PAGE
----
Volunteers would be put to good use.

“The usual turnout is about two to six people and we always need more help,” Pattison said.

Not only does the garden provide food for the community and a chance to pick up useful skills but  it is also a peaceful place to hangout.

“People come here to enjoy the space because it is a peaceful environment,” Pattison said. ” We want it to be a welcoming environment that anyone can come hangout in as long as they’re not disturbing someone else’s peace.”

Besides gardening, Arcata residents Beau Barton and Calvin Martin enjoy the garden as a regular smoke spot.

“There is a no smoking zone two blocks in any direction from the plaza,” says Martin. “This is just outside of it.”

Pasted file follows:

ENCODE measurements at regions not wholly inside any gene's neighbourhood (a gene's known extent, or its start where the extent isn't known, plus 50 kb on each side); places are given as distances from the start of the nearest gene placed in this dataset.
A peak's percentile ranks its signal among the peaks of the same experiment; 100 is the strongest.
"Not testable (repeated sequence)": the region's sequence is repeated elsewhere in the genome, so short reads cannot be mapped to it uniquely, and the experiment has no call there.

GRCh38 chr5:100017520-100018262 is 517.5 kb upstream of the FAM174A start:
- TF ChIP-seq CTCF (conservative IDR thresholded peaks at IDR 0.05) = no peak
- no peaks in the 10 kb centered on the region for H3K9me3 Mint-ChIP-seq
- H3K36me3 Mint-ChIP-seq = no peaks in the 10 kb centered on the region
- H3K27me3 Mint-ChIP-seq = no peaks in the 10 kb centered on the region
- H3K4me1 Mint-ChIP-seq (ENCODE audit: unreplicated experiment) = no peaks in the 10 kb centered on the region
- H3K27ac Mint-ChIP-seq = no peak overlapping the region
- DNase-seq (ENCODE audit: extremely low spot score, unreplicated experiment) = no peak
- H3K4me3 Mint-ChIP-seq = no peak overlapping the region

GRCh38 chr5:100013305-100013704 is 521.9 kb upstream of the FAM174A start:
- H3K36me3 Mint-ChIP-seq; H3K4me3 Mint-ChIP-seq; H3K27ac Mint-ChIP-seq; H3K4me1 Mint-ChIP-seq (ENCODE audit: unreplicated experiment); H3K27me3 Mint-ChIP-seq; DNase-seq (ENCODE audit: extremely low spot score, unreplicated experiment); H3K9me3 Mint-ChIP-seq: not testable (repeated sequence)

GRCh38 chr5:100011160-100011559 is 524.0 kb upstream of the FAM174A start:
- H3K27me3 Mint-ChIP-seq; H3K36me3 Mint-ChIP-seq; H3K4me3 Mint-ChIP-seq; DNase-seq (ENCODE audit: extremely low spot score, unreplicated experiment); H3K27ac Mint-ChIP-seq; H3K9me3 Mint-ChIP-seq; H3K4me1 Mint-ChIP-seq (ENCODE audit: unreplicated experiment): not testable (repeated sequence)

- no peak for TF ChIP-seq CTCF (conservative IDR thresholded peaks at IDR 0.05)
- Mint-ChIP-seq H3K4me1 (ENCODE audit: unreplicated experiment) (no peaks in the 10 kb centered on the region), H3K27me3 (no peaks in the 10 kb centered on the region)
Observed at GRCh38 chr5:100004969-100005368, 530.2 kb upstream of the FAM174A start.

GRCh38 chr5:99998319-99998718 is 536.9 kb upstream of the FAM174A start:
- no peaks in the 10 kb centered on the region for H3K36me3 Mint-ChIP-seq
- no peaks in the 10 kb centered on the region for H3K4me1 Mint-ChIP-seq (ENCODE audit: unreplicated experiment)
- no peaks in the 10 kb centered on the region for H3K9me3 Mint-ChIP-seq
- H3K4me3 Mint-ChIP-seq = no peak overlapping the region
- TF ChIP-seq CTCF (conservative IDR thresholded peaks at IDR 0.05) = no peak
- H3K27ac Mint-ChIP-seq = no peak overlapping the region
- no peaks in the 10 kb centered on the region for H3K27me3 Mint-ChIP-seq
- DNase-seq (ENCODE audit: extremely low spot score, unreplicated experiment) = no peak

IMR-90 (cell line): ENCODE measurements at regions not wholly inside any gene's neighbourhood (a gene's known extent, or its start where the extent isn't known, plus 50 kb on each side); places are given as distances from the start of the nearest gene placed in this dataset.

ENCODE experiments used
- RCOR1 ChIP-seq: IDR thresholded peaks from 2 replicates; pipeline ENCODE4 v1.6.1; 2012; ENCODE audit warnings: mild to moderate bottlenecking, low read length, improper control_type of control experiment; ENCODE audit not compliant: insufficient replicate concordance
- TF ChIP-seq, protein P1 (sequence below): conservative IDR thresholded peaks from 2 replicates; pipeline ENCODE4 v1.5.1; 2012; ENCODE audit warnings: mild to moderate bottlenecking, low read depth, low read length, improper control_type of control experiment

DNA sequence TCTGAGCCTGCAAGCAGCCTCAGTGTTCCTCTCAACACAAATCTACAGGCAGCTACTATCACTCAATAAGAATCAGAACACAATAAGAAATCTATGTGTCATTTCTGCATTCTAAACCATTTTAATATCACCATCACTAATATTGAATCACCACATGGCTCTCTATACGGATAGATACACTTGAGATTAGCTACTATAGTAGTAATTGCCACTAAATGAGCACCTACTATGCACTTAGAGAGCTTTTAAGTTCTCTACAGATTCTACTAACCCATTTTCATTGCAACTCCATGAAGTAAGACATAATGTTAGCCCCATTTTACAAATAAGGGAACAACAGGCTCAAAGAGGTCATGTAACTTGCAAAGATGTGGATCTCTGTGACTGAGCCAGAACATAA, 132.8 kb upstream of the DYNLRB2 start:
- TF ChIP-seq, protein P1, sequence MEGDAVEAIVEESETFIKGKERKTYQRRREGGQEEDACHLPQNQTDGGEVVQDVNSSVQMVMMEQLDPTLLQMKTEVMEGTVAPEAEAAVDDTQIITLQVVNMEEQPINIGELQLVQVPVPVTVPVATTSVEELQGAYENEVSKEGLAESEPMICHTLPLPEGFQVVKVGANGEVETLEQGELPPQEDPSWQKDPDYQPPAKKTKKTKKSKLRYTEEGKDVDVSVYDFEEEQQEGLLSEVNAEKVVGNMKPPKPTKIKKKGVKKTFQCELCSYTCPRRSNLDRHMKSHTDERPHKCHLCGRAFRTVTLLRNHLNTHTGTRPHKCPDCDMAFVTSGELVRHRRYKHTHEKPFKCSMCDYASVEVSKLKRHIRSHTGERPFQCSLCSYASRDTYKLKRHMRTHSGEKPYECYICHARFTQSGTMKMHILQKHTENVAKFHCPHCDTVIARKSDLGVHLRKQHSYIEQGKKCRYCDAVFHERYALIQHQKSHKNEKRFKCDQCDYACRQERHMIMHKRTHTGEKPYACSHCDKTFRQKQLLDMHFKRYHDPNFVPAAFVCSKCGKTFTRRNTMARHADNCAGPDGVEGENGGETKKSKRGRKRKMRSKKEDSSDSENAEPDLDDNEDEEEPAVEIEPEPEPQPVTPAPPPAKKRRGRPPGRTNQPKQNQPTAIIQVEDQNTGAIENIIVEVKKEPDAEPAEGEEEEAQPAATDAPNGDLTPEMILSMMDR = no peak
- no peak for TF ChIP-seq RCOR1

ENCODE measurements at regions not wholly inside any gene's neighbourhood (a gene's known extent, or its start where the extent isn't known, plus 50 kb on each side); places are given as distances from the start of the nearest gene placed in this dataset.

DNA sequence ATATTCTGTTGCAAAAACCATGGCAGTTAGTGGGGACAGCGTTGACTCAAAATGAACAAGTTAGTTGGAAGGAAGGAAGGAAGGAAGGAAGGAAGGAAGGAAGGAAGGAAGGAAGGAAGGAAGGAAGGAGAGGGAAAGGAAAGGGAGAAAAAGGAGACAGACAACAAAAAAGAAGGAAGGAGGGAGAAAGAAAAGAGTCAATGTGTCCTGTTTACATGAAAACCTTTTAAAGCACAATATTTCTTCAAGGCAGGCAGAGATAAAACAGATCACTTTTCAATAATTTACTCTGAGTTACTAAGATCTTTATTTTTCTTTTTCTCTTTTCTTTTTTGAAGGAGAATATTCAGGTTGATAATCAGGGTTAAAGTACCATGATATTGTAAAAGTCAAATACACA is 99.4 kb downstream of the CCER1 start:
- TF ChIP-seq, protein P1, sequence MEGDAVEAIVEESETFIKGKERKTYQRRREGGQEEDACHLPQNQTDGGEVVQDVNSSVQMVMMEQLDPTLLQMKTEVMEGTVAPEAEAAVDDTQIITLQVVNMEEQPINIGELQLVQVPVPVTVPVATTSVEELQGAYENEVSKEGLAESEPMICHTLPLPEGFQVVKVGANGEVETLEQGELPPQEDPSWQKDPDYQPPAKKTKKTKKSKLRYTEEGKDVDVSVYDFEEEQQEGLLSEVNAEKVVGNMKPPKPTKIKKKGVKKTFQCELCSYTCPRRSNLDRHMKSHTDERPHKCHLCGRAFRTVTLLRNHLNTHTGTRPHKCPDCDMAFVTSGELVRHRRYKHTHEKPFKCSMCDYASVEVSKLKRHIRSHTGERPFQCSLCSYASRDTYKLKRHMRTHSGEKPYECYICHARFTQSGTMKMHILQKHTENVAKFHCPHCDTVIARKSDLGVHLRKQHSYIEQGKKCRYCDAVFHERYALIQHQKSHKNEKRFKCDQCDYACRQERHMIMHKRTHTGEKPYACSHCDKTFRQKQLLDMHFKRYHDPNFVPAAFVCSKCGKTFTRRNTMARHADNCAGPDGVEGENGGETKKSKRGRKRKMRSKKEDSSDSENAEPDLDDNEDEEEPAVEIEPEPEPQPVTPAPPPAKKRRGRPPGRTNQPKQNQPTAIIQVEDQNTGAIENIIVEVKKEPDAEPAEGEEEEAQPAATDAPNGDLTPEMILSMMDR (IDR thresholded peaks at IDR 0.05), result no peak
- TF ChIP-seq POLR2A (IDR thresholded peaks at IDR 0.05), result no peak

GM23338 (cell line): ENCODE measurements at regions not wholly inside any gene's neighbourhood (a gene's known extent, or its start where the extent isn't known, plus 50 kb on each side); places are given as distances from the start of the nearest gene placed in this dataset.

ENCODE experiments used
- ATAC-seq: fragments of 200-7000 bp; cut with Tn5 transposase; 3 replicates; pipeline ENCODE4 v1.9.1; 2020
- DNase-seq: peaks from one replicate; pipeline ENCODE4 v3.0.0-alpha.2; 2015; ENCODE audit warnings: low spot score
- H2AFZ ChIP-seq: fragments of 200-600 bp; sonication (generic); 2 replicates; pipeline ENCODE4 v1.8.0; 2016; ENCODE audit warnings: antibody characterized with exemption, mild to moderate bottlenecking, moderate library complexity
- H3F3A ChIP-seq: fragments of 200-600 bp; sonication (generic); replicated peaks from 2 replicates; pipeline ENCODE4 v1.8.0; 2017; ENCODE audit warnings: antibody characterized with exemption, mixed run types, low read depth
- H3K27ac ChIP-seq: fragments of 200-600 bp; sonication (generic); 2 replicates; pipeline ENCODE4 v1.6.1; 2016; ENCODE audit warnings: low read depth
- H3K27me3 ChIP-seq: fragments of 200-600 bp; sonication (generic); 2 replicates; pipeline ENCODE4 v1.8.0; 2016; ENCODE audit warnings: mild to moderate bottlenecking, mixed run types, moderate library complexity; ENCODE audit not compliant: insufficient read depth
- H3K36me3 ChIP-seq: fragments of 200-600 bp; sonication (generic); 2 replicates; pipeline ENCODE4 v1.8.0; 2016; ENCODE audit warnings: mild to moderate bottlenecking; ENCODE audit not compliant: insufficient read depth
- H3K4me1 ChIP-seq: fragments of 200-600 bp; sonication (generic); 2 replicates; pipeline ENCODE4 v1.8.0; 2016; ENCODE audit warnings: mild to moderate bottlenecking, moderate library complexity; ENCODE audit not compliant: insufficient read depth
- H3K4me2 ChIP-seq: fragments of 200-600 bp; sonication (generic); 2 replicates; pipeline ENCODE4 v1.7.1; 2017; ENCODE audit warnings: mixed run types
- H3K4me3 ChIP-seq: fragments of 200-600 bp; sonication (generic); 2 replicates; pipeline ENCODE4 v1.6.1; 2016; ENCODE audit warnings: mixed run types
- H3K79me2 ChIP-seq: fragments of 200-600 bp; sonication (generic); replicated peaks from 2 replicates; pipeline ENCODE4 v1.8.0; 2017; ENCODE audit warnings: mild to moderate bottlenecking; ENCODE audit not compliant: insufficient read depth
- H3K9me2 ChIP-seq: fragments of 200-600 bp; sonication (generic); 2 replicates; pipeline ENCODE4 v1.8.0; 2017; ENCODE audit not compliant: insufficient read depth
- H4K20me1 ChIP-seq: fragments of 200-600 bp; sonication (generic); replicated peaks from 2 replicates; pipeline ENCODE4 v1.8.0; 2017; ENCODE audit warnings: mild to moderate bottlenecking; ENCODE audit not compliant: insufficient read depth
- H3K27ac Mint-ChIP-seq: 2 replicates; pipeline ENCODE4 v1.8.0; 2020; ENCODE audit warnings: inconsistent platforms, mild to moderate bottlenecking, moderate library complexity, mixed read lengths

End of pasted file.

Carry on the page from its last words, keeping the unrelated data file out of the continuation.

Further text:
For people interested in gardening, Pattison is there to help out.

” I love beautifying the space and showing people how to grow their own food.” Pattison said. “It’s really fun, getting people involved with gardening and empowering them to grow their own food if they want to.”

Students find pet adoption complex

By Caitlin Mitchell🙂

Flapjack Chronicle

The Sequoia Humane Society is taking very specific and stringent measures to insure a high level of care is being met before they allow one of their animals to be adopted.  Those looking to adopt must fill out paperwork and pass a compatibility and interview section from an adoption counselor before even having a one-on-one with the animals.  Animals are only adopted to homes where application responses, counselor interview, and history of pet-ownership indicates that the animal will receive appropriate lifelong care.  The president for the shelter’s Board of Directors Leonard McLaughlin feels that animals should only be allowed to leave if they can be truly welcomed in as a lifetime companion.